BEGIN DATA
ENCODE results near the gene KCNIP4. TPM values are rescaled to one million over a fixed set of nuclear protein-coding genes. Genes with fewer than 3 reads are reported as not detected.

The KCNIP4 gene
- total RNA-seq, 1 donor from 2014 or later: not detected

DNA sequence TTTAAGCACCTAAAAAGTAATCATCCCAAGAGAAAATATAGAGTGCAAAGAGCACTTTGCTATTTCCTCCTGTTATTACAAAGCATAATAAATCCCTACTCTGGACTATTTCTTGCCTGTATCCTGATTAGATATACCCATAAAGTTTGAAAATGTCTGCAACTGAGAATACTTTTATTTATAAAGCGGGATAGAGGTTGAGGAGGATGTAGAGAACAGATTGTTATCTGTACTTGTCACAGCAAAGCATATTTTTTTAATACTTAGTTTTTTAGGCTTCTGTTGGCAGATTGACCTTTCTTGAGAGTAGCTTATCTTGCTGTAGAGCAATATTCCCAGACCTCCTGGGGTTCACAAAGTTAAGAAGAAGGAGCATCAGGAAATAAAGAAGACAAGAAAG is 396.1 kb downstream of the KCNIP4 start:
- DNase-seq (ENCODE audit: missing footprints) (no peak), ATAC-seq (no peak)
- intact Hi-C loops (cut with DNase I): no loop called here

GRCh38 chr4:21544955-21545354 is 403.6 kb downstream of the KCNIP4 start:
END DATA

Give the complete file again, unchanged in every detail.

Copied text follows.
ENCODE results near the gene KCNIP4. TPM values are rescaled to one million over a fixed set of nuclear protein-coding genes. Genes with fewer than 3 reads are reported as not detected.

The KCNIP4 gene
- total RNA-seq, 1 donor from 2014 or later: not detected

DNA sequence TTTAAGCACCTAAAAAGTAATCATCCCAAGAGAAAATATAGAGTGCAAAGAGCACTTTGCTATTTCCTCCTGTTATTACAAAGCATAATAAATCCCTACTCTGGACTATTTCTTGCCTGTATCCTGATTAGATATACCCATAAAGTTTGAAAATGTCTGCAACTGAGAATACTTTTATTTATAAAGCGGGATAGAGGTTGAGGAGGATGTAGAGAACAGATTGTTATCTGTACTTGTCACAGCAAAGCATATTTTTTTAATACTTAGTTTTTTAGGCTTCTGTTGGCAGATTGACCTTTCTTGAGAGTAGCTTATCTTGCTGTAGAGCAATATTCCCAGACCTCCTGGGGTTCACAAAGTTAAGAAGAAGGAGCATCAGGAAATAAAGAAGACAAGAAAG is 396.1 kb downstream of the KCNIP4 start:
- DNase-seq (ENCODE audit: missing footprints) (no peak), ATAC-seq (no peak)
- intact Hi-C loops (cut with DNase I): no loop called here

GRCh38 chr4:21544955-21545354 is 403.6 kb downstream of the KCNIP4 start: